TODAY it’s a nondescript convenience store in Lidget Green. But above it is a little room where two sisters mapped out a campaign that was to change the lives of millions of women in the UK.

I’ve recently learned about two remarkable Bradford women with significant legacies. One was Florence White, who grew up in a back-to-back, was working in a mill aged 12 - and became the “champion of Britain’s spinsters”. Like many women born in the late 1800s, she lost her fiance in the war that wiped out almost a generation of young men. Instead of accepting her fate as one of the ‘surplus’ unmarried women shunned by society, Florence founded the National Spinsters’ Pension Association. In that room above a shop she plotted a huge campaign, backed by over a million people, that got the state pension age reduced for women. She was, says historian Dr Melissa Dennison who wrote about Florence for the T&A, one of the groundbreaking women of the past 100 years. Her name is on a blue plaque in the city centre - look up next time you’re on Kirkgate.

Another Florence will have her own blue plaque unveiled on International Women’s Day tomorrow. Florence Moser’s philanthropy isn’t as well known as her husband’s but she was vital to working mothers of Victorian Bradford who used her childcare premises known as The Nest. Florence was a nursery care pioneer and established the UK’s first City Guild of Help which continues to support those in need. She’s one of four Bradford women honoured in a blue plaque scheme addressing a gender inbalance of memorials; joining author Malachi Whitaker, Victoria Cross recipient Barbara Jane Harrison and suffragette Julia Varley.

It is these ‘forgotten philanthropists’ we should celebrate on International Women’s Day. They were as game-changing as any of the high-profile powerhouses in business and politics who get all the glory. When we look at what shaped Bradford we think of mighty male industrialists. But many women worked tirelessly to improve conditions for ordinary people. Some we know, like education reformist Margaret McMillan, but many remain undocumented. Some were working women, like the Avro Girls producing military aircraft in a camouflaged factory at Yeadon Aerodrome. A few years ago Ivy Pell told me of how, with many other young women, she was bussed in for 12-hour shifts making screws for Lancaster Bombers.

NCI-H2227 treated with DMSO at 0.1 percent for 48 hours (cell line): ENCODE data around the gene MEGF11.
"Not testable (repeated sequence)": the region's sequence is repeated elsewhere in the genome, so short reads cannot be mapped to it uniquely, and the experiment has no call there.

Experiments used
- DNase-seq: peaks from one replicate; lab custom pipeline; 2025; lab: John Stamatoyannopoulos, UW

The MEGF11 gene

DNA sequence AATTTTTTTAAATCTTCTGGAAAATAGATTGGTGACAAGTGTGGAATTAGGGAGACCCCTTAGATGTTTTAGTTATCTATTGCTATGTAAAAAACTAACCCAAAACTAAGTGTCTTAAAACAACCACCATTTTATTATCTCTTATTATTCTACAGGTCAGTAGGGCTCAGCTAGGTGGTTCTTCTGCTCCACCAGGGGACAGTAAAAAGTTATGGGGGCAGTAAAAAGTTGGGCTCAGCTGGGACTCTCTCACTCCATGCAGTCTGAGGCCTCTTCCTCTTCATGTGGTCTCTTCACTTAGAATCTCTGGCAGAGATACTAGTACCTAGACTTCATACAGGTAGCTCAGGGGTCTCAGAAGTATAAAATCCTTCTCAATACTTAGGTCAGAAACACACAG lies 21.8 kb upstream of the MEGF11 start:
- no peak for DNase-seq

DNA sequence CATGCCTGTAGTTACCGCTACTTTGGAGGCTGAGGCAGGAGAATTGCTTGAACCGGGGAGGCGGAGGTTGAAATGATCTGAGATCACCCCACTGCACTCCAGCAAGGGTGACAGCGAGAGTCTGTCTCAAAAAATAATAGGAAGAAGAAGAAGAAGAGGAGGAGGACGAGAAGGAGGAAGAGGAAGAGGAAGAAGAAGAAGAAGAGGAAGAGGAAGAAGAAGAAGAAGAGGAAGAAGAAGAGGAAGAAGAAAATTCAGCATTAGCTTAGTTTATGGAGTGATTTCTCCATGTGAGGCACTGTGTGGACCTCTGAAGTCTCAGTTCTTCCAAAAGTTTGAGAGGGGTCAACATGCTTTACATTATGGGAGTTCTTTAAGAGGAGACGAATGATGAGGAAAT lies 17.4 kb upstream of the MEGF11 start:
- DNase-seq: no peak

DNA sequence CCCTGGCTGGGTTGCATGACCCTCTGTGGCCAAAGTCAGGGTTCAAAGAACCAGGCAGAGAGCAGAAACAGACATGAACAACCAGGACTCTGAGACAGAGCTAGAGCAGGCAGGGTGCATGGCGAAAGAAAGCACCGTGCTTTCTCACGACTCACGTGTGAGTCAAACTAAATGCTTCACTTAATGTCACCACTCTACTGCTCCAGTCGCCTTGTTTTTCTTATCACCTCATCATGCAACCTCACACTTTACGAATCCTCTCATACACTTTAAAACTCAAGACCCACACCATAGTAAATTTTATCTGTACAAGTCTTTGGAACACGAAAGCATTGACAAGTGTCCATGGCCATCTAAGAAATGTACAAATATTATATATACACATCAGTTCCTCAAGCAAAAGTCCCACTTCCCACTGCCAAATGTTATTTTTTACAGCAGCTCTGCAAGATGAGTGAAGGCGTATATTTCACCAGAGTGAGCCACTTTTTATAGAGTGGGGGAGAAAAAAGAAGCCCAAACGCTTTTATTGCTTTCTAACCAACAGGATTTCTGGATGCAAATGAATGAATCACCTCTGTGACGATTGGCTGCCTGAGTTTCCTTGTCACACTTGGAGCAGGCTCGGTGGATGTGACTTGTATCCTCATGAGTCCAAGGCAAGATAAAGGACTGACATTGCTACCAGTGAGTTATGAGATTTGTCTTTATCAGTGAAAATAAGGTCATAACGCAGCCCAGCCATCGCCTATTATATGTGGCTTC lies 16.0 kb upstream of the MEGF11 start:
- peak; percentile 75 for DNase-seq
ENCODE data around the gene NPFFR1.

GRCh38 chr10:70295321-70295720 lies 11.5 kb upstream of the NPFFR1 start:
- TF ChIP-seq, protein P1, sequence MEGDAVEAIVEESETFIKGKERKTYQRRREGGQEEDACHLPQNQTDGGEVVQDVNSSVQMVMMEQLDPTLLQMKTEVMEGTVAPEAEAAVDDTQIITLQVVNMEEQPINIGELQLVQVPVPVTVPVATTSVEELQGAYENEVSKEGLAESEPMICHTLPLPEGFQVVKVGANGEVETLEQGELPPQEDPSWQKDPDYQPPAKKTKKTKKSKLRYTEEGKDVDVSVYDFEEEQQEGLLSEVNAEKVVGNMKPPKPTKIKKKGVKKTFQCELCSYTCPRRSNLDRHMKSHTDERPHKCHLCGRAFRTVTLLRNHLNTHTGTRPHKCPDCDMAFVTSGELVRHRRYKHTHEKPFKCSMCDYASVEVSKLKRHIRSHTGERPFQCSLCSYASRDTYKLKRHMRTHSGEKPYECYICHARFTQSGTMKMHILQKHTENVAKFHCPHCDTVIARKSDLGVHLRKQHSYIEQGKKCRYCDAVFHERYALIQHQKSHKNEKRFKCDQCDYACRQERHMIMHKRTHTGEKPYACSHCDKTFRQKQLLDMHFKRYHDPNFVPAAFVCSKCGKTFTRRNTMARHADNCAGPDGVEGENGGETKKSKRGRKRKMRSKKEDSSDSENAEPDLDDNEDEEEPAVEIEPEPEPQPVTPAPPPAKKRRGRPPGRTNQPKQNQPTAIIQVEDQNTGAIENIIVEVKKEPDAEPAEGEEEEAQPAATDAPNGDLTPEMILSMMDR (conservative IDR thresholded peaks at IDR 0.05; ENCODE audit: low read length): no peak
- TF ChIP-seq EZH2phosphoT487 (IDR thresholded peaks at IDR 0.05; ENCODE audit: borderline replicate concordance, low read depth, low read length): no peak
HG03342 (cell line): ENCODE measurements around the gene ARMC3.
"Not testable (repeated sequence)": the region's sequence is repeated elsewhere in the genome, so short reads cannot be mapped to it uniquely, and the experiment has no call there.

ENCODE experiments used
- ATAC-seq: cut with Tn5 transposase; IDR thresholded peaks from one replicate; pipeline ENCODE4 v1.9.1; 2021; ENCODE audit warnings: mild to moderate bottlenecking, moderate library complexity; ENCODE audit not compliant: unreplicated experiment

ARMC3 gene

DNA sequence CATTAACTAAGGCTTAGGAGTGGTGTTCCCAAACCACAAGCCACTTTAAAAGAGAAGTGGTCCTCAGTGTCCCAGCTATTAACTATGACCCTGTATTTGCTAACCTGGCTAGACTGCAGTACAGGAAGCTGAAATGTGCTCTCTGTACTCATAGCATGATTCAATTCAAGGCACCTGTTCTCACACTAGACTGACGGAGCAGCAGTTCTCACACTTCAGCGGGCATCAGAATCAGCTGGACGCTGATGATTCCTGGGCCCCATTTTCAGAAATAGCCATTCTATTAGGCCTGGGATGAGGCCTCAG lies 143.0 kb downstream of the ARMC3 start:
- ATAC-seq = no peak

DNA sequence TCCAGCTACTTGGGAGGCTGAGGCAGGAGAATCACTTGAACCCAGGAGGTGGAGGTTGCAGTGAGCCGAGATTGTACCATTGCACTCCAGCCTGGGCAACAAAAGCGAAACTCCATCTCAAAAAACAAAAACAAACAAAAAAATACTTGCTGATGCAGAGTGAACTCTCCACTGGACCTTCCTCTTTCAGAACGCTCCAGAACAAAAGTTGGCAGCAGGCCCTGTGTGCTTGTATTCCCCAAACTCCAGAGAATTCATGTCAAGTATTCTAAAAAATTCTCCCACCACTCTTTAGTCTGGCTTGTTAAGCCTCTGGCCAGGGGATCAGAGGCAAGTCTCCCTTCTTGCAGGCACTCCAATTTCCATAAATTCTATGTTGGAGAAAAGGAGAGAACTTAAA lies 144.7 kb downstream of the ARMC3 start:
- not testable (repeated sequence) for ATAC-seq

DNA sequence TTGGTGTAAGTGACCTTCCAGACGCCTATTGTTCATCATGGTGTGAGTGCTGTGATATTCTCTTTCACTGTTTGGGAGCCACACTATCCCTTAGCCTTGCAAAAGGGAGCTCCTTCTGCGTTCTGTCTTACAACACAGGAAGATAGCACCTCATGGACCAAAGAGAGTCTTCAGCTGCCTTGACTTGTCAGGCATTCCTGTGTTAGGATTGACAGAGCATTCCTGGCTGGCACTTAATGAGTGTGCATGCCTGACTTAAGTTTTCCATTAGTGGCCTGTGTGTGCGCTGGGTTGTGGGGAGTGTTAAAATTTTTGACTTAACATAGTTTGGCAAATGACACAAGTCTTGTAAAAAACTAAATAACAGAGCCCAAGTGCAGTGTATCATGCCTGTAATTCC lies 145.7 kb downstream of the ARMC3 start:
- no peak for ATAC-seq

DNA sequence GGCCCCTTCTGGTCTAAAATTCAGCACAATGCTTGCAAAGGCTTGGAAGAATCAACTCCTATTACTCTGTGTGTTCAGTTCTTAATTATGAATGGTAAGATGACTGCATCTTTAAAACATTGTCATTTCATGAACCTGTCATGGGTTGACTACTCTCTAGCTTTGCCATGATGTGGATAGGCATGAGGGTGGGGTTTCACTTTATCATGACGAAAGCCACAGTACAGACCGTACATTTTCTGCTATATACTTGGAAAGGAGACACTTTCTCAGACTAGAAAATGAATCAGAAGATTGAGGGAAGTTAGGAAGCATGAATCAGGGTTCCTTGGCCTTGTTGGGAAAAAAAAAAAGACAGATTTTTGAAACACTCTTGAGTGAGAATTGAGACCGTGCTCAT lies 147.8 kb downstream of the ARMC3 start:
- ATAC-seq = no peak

Then there are women who came from across the world, with remarkable hidden stories. When I met Vera Smereka she was elderly, you’d have passed her in the street, yet as a child she survived the Holodomor famine which killed millions in 1930s Ukraine, and as a teenager she was sent to a Berlin labour camp - and escaped. Daniela Kozik told me about the freezing February night in 1940 when Russian soldiers put her family on a cattletruck. Her brother died before they reached Siberia. Daniela, and other Polish people who survived Siberian labour camps, came to Bradford as Displaced People, often via Africa and Asia.

Hanifa Aslam was one of the women arriving from South East Asia in the 1960s. Newly widowed, she juggled work with childcare. “I didn’t have a clue how to apply for a job but I knew how to sew,” she said. “I sewed men’s suits and coats. I took the children to the bus stop for school then got a bus to work. I did everything at home - decorating, painting, mending.”

We have much to admire these women for.